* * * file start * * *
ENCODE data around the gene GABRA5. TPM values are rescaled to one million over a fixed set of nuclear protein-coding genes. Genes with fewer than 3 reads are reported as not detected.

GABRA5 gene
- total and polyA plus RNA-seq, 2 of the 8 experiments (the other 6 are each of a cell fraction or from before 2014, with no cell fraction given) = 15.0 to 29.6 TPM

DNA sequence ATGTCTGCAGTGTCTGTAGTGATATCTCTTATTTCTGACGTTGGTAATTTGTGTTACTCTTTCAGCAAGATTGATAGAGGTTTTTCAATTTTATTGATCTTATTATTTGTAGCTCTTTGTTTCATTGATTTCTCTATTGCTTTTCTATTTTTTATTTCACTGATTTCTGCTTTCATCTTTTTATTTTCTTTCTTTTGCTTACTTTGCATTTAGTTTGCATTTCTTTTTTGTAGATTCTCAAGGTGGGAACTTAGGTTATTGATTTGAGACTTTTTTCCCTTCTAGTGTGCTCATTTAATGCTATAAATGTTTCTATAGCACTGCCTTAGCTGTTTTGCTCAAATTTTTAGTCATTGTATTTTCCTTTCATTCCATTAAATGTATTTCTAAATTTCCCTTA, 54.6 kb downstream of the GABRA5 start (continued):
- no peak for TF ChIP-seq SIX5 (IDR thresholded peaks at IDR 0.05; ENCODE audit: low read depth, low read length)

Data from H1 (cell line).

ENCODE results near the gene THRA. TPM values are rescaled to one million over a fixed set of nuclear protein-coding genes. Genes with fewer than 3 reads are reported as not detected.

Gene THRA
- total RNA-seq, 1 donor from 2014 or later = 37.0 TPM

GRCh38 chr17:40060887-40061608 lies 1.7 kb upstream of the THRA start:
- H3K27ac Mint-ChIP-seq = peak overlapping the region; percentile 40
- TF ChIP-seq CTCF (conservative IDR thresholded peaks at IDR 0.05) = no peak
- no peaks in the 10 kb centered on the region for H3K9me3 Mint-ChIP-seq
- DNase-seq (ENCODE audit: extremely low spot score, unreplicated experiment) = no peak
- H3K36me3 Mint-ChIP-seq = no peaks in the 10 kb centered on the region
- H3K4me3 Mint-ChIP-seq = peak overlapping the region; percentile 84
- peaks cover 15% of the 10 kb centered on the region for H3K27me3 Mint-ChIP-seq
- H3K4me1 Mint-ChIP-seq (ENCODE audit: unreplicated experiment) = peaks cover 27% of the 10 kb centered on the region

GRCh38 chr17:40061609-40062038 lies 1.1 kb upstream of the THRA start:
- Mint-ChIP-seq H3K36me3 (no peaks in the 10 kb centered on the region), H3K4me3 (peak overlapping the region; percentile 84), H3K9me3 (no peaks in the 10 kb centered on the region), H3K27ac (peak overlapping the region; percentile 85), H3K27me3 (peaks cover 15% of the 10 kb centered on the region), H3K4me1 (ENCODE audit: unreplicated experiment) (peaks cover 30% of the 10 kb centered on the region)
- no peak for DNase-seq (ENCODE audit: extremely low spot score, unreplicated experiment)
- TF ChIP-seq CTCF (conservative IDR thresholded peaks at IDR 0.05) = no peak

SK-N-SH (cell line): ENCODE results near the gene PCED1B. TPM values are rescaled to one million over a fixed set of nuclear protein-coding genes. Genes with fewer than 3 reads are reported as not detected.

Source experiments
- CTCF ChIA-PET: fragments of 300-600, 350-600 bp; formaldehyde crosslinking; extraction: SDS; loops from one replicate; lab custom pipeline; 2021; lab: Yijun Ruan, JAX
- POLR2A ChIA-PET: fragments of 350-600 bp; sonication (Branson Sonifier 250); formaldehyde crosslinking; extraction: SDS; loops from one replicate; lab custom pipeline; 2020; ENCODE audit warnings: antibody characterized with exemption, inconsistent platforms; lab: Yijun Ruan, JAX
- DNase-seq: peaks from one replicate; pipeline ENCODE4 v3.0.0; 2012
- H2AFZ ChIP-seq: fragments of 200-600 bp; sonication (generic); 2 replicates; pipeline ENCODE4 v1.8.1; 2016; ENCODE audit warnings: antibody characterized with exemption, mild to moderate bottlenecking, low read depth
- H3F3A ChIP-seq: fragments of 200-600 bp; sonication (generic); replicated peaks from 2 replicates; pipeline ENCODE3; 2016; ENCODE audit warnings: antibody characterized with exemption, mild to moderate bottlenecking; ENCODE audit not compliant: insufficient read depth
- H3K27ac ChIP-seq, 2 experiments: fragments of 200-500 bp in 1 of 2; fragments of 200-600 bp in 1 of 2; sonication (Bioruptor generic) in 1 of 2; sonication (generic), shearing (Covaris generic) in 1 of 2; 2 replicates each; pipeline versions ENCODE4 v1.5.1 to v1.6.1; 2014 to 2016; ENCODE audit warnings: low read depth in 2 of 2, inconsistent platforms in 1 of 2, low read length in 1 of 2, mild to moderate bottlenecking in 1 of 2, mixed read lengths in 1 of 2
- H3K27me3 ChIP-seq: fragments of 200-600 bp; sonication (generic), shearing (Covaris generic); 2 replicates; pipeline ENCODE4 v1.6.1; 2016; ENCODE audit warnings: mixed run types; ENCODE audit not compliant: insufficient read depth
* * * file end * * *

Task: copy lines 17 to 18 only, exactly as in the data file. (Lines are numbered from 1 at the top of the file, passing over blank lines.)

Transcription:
- peaks cover 15% of the 10 kb centered on the region for H3K27me3 Mint-ChIP-seq
- H3K4me1 Mint-ChIP-seq (ENCODE audit: unreplicated experiment) = peaks cover 27% of the 10 kb centered on the region